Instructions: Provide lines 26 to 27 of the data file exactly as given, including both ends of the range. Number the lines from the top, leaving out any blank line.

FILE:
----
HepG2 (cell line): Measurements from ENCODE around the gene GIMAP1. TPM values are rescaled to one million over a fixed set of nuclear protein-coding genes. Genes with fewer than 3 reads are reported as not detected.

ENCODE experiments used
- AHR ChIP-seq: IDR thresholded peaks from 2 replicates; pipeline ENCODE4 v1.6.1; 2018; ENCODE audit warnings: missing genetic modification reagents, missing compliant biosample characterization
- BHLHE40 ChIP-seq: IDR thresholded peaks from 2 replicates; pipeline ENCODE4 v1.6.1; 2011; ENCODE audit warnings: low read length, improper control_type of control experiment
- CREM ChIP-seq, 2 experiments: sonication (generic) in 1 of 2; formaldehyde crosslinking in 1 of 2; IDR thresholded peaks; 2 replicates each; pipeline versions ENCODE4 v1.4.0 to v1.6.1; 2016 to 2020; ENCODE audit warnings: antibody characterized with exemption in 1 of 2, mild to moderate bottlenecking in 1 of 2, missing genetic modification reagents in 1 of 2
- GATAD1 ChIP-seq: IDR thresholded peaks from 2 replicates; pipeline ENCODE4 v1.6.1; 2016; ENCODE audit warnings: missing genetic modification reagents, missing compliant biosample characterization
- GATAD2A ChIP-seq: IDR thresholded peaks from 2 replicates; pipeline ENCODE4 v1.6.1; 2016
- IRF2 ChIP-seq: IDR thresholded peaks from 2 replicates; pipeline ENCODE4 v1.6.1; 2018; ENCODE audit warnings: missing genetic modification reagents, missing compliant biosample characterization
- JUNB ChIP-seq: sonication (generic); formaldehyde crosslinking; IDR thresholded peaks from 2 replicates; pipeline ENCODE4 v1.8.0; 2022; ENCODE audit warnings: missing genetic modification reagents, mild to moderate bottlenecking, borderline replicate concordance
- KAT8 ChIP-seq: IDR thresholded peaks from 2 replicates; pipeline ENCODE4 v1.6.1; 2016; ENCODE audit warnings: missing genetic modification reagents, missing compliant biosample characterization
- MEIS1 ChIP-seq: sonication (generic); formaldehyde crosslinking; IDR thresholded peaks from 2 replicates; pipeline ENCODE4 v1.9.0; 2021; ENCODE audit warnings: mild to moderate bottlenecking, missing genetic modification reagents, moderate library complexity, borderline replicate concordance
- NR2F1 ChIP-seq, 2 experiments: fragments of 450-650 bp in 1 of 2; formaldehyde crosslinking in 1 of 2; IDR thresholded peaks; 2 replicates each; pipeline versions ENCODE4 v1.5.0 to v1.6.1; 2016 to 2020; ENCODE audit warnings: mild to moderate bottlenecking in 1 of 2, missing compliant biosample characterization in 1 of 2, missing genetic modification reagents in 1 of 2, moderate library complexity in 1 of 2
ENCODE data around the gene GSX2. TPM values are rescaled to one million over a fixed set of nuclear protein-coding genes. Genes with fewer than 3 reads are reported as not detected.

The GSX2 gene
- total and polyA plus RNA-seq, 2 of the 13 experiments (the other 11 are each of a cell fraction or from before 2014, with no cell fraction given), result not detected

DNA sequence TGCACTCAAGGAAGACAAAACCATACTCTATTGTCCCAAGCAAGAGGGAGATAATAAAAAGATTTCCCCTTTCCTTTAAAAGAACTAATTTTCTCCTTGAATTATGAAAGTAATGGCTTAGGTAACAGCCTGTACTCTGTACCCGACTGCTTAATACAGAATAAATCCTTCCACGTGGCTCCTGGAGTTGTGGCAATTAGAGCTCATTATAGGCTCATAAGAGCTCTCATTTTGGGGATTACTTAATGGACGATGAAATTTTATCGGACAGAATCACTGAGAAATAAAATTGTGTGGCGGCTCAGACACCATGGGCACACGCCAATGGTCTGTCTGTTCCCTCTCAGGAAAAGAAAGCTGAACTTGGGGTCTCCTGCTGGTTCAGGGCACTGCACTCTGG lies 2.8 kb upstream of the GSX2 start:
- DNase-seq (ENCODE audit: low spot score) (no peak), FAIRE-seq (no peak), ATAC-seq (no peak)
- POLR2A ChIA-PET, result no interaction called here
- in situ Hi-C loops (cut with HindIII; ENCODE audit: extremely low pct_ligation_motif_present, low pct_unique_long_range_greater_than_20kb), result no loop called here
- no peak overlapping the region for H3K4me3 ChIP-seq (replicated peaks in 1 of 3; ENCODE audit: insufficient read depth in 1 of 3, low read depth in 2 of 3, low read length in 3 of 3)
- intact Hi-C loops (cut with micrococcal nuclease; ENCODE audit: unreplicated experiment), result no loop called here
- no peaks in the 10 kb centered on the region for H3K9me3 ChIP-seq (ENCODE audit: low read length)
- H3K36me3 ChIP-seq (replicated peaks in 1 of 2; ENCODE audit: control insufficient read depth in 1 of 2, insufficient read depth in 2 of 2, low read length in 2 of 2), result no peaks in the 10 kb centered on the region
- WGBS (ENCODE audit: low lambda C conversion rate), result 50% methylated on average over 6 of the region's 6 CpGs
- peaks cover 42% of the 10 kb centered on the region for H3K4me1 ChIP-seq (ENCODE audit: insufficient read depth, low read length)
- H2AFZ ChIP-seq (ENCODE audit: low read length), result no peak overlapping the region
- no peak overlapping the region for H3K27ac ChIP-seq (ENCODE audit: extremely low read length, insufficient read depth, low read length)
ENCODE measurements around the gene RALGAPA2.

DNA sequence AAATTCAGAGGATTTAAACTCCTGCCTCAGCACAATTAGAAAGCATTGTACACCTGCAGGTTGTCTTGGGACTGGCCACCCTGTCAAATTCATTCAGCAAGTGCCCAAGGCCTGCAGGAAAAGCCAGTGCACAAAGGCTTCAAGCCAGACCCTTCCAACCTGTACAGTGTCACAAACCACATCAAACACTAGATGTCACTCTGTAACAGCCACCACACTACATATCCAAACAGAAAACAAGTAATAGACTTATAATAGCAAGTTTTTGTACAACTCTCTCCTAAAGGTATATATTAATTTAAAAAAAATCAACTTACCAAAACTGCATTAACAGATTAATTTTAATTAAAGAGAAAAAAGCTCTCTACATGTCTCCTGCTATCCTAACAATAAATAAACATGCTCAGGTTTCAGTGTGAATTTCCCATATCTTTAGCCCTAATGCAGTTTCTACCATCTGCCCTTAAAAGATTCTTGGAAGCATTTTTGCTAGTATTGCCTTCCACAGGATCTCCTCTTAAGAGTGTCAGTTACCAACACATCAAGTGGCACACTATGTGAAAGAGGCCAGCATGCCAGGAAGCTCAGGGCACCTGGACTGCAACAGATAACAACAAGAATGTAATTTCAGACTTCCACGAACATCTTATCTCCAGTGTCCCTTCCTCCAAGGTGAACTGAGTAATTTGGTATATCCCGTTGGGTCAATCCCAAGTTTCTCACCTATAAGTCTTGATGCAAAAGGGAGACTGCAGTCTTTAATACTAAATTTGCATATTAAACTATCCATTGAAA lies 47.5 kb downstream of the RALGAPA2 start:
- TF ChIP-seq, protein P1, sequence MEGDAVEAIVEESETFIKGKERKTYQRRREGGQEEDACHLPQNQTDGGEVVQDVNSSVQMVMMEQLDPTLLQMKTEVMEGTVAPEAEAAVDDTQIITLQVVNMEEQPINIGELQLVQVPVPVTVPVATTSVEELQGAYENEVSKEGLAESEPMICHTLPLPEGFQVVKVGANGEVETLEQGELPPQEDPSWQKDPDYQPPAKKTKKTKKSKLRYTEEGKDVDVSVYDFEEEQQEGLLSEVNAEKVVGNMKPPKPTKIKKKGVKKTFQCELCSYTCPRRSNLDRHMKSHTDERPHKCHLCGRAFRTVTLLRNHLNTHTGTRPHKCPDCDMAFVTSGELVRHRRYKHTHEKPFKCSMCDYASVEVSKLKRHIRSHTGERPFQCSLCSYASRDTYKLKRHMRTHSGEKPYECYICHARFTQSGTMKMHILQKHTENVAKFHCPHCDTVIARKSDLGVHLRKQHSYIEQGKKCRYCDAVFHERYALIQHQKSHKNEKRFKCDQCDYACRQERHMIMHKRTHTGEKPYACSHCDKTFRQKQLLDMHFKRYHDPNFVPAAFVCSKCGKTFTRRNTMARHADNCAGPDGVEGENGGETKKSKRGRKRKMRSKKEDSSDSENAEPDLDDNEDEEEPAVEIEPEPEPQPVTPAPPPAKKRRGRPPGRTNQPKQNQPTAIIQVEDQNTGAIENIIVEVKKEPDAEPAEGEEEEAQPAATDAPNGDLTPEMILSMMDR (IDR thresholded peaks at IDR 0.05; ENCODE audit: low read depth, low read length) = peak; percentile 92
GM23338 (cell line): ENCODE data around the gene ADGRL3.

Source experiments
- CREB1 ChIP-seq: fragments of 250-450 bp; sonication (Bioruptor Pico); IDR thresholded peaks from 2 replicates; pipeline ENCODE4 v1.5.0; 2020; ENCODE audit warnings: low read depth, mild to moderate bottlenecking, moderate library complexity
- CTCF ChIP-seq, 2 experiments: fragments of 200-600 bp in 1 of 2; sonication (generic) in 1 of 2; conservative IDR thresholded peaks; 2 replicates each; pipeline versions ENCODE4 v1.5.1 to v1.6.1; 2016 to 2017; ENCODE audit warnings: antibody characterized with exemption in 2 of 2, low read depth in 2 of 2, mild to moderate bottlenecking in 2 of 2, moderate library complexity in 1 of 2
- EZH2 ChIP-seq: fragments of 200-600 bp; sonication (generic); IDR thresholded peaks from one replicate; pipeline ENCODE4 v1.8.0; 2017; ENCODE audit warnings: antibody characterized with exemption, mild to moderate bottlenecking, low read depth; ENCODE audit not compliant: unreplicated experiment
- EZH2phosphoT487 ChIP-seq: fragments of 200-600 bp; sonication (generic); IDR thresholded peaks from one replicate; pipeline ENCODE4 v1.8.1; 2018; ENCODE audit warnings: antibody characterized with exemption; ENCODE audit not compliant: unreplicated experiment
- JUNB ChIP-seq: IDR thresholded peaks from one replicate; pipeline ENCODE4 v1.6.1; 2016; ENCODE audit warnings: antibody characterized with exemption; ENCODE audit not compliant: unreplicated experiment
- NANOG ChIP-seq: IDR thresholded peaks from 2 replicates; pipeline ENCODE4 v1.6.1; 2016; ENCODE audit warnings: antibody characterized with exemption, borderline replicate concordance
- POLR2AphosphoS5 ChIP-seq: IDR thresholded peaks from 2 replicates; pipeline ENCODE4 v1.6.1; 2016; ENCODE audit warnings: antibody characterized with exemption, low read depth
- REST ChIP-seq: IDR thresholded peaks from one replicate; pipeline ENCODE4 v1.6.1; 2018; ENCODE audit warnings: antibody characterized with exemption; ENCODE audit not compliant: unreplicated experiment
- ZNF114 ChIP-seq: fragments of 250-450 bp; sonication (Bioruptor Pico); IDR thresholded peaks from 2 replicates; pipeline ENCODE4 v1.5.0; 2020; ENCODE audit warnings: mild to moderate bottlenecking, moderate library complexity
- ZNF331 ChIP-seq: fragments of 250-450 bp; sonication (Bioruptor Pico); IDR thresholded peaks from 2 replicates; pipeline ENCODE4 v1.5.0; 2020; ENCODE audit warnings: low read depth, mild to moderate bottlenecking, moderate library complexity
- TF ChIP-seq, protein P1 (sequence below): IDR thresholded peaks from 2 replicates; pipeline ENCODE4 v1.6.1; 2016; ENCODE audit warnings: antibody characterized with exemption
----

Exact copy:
- H2AFZ ChIP-seq (ENCODE audit: low read length), result no peak overlapping the region
- no peak overlapping the region for H3K27ac ChIP-seq (ENCODE audit: extremely low read length, insufficient read depth, low read length)